In 2016 Christopher was awarded an Australian Research Council grant to explore how technology can help close the gap. He is now the head of the Centre for Indigenous Technology Research and Development in the School of Software at UTS.
Professor David Lindsay joined UTS:Law in 2018 after previously working at Monash University. David is an expert in law and technology, and is widely published in the areas of copyright, privacy, cyberlaw and communications law.
He is the author of International Domain Name Law (Hart, 2007) and co-author of Copyright's Public Domains (CUP, 2018). At UTS he teaches Equity and Trusts, Copyright and Designs, and is the convenor of the Applied Project in Law, Innovation and Technology. David is General Editor of the Australian Intellectual Property Journal and a board member of the Australian Privacy Foundation.
Phillippa is an industrial designer specialising in the design and evaluation of inclusive environments, products and information. Her research investigates the breadth of health, care and social impacts resulting from inclusive design approaches, including smart cities, ageing in place and disability housing models.
In her role as Senior Research Fellow in the Faculty of Design Architecture and Building at UTS, Phillippa works on a diverse range of projects which investigate the impact of the inclusive and participatory design practice on service provision, caregiving and quality of life for older people and people living with disability.
Having taught digital logic and computer systems engineering in the mid-1990 at Swinburne University, in 1998 Dr Vincent obtained her BA (Hons) with majors in computer science and philosophy from La Trobe University. In 2006 she taught political philosophy, philosophy of law, and professional ethics at the University of Auckland in New Zealand, and in 2007 she obtained her PhD from the University of Adelaide with a dissertation in philosophy of law entitled "Responsibility, Compensation and Accident Law Reform". Between 2007 and 2016, while working at Technische Universiteit Delft in The Netherlands, she developed an enduring passion for the ethics of emerging technologies. From 2013 until 2017 she was Associate Professor of Philosophy, Law, and Neuroscience at Georgia State University in the USA. In 2017 she returned to Australia and taught political philosophy and metaphysics at Macquarie University, media at the University of New South Wales. In 2018 Dr Vincent joined the Transdisciplinary School at University of Technology Sydney as Senior Lecturer in a range of subjects.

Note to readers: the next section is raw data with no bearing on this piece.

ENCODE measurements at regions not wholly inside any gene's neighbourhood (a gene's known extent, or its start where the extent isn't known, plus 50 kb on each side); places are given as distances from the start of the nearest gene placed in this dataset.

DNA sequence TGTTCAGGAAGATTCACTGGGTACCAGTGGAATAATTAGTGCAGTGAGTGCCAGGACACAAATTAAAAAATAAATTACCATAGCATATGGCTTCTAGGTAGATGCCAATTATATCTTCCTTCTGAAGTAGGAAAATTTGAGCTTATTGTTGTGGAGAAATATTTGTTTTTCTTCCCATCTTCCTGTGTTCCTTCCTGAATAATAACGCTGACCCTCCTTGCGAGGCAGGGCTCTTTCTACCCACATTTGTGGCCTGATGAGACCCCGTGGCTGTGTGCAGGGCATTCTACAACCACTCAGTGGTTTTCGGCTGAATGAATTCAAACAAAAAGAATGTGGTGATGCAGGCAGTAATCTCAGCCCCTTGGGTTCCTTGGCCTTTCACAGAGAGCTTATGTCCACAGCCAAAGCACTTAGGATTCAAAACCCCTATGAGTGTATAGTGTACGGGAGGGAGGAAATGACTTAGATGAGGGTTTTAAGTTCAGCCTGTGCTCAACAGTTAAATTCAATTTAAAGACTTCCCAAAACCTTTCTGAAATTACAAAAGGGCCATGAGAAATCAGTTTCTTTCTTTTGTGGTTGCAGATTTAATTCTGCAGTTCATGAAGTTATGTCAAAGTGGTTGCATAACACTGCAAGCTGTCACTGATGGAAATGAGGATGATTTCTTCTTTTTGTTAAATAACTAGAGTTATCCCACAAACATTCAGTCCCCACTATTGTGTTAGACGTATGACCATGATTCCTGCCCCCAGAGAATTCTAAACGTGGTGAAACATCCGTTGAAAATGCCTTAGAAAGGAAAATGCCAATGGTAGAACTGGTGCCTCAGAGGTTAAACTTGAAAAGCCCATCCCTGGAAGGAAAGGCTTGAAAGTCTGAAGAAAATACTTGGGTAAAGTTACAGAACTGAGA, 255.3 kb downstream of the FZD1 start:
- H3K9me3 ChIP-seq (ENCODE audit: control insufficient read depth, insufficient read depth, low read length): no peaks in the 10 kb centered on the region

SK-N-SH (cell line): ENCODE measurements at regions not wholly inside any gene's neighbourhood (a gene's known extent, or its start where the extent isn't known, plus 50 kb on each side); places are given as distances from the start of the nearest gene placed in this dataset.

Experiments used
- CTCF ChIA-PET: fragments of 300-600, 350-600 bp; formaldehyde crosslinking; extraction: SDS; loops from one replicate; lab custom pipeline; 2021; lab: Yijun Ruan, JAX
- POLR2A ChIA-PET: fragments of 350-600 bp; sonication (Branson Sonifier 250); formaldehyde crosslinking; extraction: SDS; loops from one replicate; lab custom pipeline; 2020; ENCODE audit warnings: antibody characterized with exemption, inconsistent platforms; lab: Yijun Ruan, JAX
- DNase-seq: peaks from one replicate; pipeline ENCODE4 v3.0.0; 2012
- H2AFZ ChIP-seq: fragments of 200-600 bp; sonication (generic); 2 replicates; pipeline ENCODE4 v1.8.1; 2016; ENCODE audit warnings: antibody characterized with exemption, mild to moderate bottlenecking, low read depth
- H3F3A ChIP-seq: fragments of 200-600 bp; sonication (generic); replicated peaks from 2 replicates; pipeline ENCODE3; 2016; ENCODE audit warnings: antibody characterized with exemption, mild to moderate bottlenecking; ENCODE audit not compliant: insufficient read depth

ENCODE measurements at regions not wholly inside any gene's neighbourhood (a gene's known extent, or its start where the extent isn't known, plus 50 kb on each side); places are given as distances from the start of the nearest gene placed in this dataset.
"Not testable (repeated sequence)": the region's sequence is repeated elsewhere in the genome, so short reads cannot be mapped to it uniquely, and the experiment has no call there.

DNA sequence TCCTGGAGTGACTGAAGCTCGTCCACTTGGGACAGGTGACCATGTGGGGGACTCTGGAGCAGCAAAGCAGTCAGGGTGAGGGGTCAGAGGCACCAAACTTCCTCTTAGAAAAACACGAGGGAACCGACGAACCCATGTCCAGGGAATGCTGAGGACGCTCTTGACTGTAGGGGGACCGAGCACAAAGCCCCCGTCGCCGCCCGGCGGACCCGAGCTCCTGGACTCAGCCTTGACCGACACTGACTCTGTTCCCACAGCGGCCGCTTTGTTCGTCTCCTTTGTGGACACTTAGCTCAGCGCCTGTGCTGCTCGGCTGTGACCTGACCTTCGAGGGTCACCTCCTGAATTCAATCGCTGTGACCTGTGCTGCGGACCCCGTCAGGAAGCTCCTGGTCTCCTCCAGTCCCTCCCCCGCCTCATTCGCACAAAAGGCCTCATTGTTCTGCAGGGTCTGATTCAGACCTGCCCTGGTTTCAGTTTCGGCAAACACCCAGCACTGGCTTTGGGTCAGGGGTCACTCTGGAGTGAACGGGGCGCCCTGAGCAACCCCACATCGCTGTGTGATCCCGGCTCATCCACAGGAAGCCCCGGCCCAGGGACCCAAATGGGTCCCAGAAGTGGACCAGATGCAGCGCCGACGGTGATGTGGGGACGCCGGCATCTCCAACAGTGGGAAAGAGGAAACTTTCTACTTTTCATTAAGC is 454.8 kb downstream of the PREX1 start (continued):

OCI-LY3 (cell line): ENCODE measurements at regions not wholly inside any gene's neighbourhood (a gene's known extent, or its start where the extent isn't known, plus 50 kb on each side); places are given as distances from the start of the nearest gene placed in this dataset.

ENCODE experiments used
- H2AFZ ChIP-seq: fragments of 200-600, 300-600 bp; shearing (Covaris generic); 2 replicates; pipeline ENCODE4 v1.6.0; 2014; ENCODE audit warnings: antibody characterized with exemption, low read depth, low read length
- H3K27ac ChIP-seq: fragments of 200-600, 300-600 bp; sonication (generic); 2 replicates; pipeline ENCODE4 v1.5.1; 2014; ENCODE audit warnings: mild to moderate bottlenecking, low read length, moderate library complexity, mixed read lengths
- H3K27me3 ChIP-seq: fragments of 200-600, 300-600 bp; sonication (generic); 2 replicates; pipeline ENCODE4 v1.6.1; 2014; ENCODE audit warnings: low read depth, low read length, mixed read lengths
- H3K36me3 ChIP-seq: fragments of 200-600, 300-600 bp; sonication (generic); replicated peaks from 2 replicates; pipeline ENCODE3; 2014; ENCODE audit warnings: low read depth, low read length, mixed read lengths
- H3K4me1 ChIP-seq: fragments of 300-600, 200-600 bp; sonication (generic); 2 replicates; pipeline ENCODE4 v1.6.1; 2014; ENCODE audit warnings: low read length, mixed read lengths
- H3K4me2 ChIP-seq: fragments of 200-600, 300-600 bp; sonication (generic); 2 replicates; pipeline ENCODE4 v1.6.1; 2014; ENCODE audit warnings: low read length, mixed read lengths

Simon is a Professor of Learning Informatics at UTS, where he is Director of the Connected Intelligence Centre. Formerly, he taught at the Knowledge Media Institute of the Open University, UK. He brings a human-centred informatics (HCI) approach to his work, with a background in psychology (BSc, York), ergonomics (MSc, London) and HCI (PhD, York).
Simon's work in learning analytics (i.e. educational data science and artificial intelligence) focuses on the design of automated feedback to provoke deeper reflection in students and educators. He is particularly interested in equipping students to be lifelong learners, e.g. thinking critically and reflectively and working well in teams.